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Extracting information from Catalog files in Salesforce Commerce Cloud using Python

If you’ve used Salesforce Commerce Cloud (SFCC), you’ll know the pain of managing the catalog through files. Of course, the design of the system is to reduce manual intervention and any information that you might on the catalog, should ideally be available in your Product Information Management system. However, there are times when you feel adventurous enough to play with direct SFCC catalogs (Master & Navigation) both to maybe, push into your reporting tool or just build an understanding of the catalog.

Note: I wrote this a quick way of knowing which products had images assigned to them and which didn’t. There is no direct way of knowing that in SFCC. This takes 3–4 mins, depending upon the size of your Catalog. Also, the script that I’m sharing with you can be used to work with any XML file. Have fun!

The XML File

The XML file format goes something like this:

Catalog Format of SFCC

It also ends with the category definitions and assignments:

We can write complicated code to remove it, but just open the file in Sublime Text (which can breeze through 200 mb files in 4–5 secs). Trim out the file to remove the category assignments at the end of the file and the top entries as shown:

The Code

Very simply, here is the code for extracting product-ids and the associated image names/locations as a CSV.

import xml.etree.ElementTree as ETtree = ET.parse('file.xml')
root = tree.getroot()
#print root.attrib ### establish where the root is...catalog = "" ## needed for printing out the string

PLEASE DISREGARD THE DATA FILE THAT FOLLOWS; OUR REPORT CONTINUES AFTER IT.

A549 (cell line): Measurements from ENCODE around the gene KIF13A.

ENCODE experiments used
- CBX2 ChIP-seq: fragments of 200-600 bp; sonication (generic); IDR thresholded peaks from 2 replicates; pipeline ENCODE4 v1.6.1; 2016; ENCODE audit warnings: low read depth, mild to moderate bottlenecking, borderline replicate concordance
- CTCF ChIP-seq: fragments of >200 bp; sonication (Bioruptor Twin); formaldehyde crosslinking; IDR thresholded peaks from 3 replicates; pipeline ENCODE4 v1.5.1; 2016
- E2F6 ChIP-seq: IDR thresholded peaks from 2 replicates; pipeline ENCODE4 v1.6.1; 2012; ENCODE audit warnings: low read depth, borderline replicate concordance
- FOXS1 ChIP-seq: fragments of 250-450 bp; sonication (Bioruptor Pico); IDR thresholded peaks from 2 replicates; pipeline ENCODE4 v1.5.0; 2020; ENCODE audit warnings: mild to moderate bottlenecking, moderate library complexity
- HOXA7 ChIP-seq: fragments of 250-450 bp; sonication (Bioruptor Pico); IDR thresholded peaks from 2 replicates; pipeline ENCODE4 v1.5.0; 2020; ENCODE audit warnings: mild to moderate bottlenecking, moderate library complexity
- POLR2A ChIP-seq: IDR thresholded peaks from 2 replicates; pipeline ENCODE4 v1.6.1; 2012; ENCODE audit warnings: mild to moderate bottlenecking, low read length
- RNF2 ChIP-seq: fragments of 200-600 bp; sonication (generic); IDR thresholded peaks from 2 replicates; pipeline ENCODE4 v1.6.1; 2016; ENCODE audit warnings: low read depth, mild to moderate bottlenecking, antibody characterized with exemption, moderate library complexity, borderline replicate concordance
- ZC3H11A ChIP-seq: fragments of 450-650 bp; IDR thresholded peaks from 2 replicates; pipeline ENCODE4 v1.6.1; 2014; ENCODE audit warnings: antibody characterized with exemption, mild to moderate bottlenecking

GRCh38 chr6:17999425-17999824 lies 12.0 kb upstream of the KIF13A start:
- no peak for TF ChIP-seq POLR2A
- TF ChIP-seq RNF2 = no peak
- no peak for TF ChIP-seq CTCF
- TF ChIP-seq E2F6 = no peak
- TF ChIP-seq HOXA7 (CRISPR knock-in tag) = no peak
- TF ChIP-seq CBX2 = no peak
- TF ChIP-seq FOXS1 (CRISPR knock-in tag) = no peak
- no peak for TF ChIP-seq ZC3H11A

for child in root: ## can be replaced with root.iter("node")
## where node is the XML node you want to
## iterate through
catalog += child.attrib["product-id"]
try: ### if some nodes do not have the thing you're looking for
for node in child.iter("image"):
catalog += "," + node.attrib["path"]
catalog += "\n"
except:
catalog += "\n"
print catalog

Save this file as parse.py

Open Terminal and type:

python parse.py | tee file.csv (where file.csv is the output file)

Hopefully, you have Python installed. If not, download here.

The Explanation

Note: I’m by no means an expert Python coder. I only know enough to leverage it for my work. There are 100 different ways to do this better.

import xml.etree.ElementTree as ETtree = ET.parse('file.xml')
root = tree.getroot()

Simple explanation: Get the file and set the root. Since the file contains a single root (“Catalog”), we can work on that one from hereon.

#print root.attrib ### establish where the root is...catalog = ""  ## needed for printing out the string

# gives us comments in Python. You can ask for the root attributes to be printed, which should return an object:
{catalog-id: <name of your catalog>)

Since we’re extracting a CSV file, we’ll create a string variable catalog to capture the values.

for child in root:  ## can be replaced with root.iter("node")
## where node is the XML node you want to
## iterate through
catalog += child.attrib["product-id"]

So we’re iterating along the roots children — which are the product nodes.

Parts of the XML file